Bye, Bye DX

Well, don’t bother seeking out that $299 deal on the Kindle DX I posted about the other day. Shortly after the discount showed up on Amazon’s DX listing, all in-stock units sold out, and it looks like they aren’t going to restock them. The buy-from-Amazon option is gone, and now you can only purchase used units from third-party sellers in the Amazon Marketplace. A few other blogs have decided to go ahead and report that the Kindle DX is most likely dead, and I am inclined to agree.

A TeleRead.com post from the first day of the discount suggested that Amazon might be making room on their shelves for a new Paperwhite DX, but this is very unlikely. The fact is, the Kindle DX was never a big seller for the company due to its aging firmware and sky-high price tag. The Kindle DX debuted at $450, only $49 less than the iPad after 2010 (a device with ten times the capabilities).

The truth is, it never took off in the beginning either. The Digital Reader blog reports that the Kindle DX, first released back in June 2009 and updated in 2010, was originally supposed to be a bestseller in the education market. Pilot programs and test surveys were held at a few universities, but students just didn’t want to adapt the large, heavy, slow device. The first video ‘commercial’ on Amazon’s DX (2009) listing page shows a young student taking in a textbook outside of a very collegiate-looking building. The DX was marketed to university-level students, but, according to reports, they found the DX too cumbersome to use. Students have to have the ability to annotate books with speed, and switch between two or three different textbooks at a time. The slow processor and short battery life just weren’t suited for student’s needs. Worse yet, Amazon did not make the first DX compliant with the Americans with Disabilities Act, a law which requires any educational tool to be usable by students with any kind of disability. Blind students could not use the first DX, and Amazon was hit with several different lawsuits as a result (the later DX and Kindle 3 models included a text-to-speech option for menus).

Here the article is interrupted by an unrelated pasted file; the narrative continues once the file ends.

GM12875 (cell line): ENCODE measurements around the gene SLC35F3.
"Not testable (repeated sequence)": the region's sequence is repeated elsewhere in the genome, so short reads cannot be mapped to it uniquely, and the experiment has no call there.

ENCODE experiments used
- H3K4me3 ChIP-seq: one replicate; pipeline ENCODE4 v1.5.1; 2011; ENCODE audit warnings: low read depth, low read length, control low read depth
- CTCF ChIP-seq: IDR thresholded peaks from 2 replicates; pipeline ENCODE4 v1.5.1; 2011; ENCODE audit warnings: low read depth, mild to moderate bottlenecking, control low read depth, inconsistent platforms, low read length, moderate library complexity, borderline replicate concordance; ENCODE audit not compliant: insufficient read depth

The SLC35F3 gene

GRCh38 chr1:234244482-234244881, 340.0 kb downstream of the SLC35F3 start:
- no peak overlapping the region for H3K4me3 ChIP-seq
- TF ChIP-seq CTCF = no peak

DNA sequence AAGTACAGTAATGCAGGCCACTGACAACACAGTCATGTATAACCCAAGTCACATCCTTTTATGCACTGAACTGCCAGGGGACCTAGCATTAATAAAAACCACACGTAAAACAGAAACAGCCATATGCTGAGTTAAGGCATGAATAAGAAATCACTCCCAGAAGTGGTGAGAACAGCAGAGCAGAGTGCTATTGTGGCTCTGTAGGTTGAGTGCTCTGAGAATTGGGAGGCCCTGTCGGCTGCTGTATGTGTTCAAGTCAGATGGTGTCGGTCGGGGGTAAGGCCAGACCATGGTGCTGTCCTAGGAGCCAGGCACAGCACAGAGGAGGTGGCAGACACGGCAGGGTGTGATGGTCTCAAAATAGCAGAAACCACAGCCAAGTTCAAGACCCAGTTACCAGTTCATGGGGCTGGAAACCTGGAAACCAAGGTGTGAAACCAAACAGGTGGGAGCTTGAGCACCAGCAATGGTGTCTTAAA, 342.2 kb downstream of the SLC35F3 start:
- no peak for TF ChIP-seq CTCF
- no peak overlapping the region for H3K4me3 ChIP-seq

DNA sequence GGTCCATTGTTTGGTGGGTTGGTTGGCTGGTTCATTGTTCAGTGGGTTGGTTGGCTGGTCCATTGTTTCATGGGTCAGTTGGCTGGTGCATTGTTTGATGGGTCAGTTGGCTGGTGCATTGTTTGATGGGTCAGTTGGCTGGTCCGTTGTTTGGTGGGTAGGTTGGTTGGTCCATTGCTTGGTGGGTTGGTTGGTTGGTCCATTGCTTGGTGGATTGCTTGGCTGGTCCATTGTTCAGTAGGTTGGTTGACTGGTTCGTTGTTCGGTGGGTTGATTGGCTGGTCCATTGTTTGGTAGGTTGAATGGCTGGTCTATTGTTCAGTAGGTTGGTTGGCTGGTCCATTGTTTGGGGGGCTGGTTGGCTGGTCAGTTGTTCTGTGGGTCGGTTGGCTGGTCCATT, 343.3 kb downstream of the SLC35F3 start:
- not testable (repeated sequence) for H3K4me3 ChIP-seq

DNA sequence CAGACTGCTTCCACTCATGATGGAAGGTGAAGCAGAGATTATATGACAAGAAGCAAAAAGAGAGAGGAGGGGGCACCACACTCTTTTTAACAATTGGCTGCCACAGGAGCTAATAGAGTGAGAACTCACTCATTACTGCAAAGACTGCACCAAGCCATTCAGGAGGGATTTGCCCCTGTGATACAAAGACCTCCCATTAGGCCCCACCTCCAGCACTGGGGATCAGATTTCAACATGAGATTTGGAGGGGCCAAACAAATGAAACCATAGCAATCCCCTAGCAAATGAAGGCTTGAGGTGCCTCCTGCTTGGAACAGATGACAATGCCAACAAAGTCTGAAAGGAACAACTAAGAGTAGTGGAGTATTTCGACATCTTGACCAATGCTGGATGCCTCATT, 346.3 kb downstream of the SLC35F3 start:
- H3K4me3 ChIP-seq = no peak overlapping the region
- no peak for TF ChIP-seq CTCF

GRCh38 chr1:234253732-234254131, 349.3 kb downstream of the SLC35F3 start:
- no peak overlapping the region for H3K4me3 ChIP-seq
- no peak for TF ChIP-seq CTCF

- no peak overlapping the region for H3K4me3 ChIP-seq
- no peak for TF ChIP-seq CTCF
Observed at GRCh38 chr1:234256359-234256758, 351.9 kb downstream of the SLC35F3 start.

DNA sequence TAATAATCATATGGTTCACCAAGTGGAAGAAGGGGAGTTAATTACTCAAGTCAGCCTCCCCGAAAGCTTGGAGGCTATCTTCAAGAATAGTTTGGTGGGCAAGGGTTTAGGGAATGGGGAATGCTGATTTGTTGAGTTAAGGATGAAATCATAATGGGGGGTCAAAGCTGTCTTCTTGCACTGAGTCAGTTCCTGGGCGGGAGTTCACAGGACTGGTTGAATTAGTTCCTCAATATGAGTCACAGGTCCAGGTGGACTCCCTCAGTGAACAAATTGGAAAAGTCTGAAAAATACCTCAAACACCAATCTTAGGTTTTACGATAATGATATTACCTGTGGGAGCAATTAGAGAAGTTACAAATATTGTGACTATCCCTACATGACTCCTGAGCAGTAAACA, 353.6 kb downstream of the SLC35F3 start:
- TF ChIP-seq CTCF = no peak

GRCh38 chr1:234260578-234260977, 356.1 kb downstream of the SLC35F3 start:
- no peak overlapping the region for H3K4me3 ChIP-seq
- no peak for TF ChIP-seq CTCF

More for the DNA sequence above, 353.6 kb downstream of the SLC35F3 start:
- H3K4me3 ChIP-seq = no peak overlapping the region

The Kindle DX may have been in the “Kindle Family” lineup on Amazon.com for the past three years, but that was most likely the result of overstock and poor sales. As Barnes & Noble, Sony, and Kobo heated up the price wars for Amazon, Kindle devices became leaner and cheaper. Customers came to expect $100 as a standard price for an eReader, and the 6″ E Ink display became the universally accepted size. There was just no need for a larger, 9.7″ eReader. The Kindle DX price tag fell behind with the times, and the onslaught of 7″ tablets made buying a $379 eReader an unlikely proposition. Amazon ran a fire sale for the DX last Black Friday, and a $299 sale this month, and that, my friends, is the end of the Kindle DX.

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